I’ve been thinking a lot recently about how little we think about water. It would be a different story if we lived in, say, Fairfield, Calif., which is scraping by with way too little water, or Fairfield, Texas, which suddenly found itself with way too much.

Here, in America’s first Fairfield, we are granted an ample supply of fresh water, for the most part without going to extremes. Our biggest water worry, in fact, comes from the sea. Storm surges from Long Island Sound have regularly pounded the few thousand homes we chose to build in our coastal floodplain. As for freshwater threats, the last serious shortage was a three-year drought in the early 1960s; the catastrophic 1955 hurricane-related inland floods, mainly upstate, are an even dimmer memory. Our experience with heavy rains is typically limited to flooded basements, downed power lines and slippery roads. Our namesakes in California and Texas would be happy with these problems.

But have we gotten a little cavalier about water? Climate scientists tell us (climate change deniers skip ahead) that New England can continue to expect about 48 inches of precipitation per year overall, but that we’re likely to have more “extreme weather events.” Perhaps our relationship with water deserves a little more thought.

Fairfield water consumers are at the fulcrum of a largely invisible and remarkably reliable system of water delivery and wastewater treatment. Clean, multipurpose water is on tap 24/7 in our homes, and when we’re done with it, it disappears down our drains. And that’s that.

On the surface, there’s no mystery about the origins and fate of our water. Some of us still have wells, but most of us receive pristine water from the Aquarion Water Co., to which we pay a small fraction of what we pay Cablevision for non-life-sustaining entertainment. And most of us are connected to the town sewer system that collects our wastewater, a service covered by property taxes and a sewer assessment.

One helluva deal, I think! We’ve come a long way from water buckets and outhouses. But the ease with which we use water insulates us from appreciating how complicated it is to keep it that way.

Drive north on Black Rock Turnpike past the Merritt Parkway and you’ll pass Fairfield’s principal sources of water, the Hemlock and Aspetuck reservoirs, supported by the Saugatuck Reservoir to the northwest. The Aquarion Water Co. owns the reservoirs and thousands of acres of surrounding forests (about 20,000 acres statewide).

This is important for two reasons: first, minimizing development in the reservoir watersheds allows the forest to deliver naturally filtered rainwater to the reservoirs. Second, Aquarion, in partnership with the state’s Department of Energy and Environmental Protection and the Nature Conservancy, oversees these lands to protect the woodland habitat, including its wildlife, and provide low-impact recreation, like hiking trails. Aquarion regularly patrols its lands, and monitors privately owned land in the watershed to detect polluting activities.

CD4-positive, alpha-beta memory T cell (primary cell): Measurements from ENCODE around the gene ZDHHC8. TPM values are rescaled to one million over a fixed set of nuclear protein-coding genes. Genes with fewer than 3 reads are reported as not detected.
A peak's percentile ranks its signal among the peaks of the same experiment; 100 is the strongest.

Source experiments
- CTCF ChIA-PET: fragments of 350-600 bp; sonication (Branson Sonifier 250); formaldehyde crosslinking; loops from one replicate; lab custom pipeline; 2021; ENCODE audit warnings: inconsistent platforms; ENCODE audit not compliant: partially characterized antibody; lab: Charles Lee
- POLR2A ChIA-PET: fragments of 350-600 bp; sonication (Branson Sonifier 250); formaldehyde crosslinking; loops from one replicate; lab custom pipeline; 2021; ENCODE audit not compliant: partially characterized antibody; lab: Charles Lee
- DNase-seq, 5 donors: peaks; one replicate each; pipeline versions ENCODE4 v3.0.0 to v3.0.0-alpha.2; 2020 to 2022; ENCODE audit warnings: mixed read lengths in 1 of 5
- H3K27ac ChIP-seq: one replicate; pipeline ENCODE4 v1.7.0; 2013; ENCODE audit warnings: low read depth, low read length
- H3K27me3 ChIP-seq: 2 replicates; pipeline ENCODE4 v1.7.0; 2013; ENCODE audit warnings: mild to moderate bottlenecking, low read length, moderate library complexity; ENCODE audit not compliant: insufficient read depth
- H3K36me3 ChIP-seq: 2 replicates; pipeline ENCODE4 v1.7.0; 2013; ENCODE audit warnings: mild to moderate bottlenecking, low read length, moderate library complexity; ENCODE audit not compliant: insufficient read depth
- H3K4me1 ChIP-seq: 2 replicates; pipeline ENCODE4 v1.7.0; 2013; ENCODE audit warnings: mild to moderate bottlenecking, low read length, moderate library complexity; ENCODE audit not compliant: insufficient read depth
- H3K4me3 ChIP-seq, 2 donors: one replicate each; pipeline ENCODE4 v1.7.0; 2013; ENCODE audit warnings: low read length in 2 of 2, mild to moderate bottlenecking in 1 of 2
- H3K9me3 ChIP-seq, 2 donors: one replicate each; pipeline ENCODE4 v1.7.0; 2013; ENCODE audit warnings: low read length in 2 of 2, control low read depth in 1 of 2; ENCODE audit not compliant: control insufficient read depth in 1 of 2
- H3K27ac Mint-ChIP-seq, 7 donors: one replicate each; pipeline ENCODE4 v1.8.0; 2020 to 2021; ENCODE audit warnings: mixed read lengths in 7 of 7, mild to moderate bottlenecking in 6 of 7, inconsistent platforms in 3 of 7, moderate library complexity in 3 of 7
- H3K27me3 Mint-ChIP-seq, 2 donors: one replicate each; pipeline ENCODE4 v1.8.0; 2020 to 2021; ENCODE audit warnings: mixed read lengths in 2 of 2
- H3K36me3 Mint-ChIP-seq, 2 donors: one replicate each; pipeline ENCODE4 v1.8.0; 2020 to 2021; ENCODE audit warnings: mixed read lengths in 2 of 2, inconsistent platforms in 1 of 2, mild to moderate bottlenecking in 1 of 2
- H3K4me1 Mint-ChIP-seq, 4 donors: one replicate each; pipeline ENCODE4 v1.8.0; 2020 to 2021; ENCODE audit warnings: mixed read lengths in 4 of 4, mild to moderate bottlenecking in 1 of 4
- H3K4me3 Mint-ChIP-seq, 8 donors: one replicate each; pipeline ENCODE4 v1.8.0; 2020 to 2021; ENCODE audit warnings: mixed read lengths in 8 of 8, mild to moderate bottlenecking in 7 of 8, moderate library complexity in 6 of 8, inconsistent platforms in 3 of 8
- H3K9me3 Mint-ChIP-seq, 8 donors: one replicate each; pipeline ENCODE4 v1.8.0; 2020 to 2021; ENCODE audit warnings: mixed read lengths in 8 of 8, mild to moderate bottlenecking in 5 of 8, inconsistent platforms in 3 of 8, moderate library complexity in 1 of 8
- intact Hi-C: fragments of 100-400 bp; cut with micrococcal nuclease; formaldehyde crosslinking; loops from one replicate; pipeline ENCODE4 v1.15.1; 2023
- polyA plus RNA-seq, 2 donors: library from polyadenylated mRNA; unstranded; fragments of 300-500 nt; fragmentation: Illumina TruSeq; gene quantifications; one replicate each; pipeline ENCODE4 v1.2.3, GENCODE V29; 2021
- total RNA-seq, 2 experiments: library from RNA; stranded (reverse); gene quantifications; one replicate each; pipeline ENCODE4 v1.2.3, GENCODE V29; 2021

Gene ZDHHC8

Aquarion maintains 300 miles of water mains in Fairfield (as well as our fire hydrants), and delivers an estimated 10 million gallons or so of water to us each day. Reservoir water is of high quality, but before that water reaches us, it is filtered to remove clay, soil, and other impurities, and disinfected in accordance with federal regulations. The water is continually tested to assure quality.

So, then, when you brush your teeth or flush a toilet, what happens to that water? For 90% of homes (some of us still rely on septic systems), and 100 percent of commercial sites, wastewater runs through 200 miles of sewer line to the wastewater treatment plant on One Rod Highway. Established in 1950 and upgraded several times since, it’s currently valued at $100 million and staffed by 17 operators. On the average, about 8 million gallons of wastewater comes into the facility (it can handle up to 24 million gallons for short periods); within a half day, arriving wastewater is returned in clean, safe condition to the Sound. Storm sewers, by the way, carry runoff directly to the Sound.

I recently toured the facility with a Fairfield Ludlowe High School marine biology class. The football-field-sized plant, with its huge tanks, towers, conduits and filters, rehabilitates wastewater in a series of steps by removing solids, digesting sludge, removing nitrogenous waste, and disinfecting with UV light. Solids are recycled and sold as compost for parks and golf courses.

It would be short-sighted of us to take our water for granted. Water is, in fact, a precious and limited natural resource. Competition for water (population, agriculture, recreation) is increasing, and we may be facing more prolonged shortages. We really should develop better water conservation habits, and a visit to www.aquarionwater.com will give you myriad suggestions. Remember too that wasting water inflates your water bill, and also increases the cost of operating the wastewater treatment plant.

As for me, I’m not going to let the water run when I brush my teeth and I’m going to slice a few seconds off my showers. I’m getting a rain barrel to collect free water for our backyard garden. My lawn has been on its own for years, mainly because it’s a pain to water it, but now I can say it’s a matter of virtue.

John Herlihy, vice president, water quality and environmental ,anagement, Aquarion Water Co., and Joe Michelango, director, and John Bodie, assistant superintendent, Fairfield Department of Public Works, provided invaluable background for this column.

Ron Blumenfeld is a Fairfield writer and retired pediatrician. His "As I See It” column appears periodically. He can be reached at: rblumen2@gmail.com.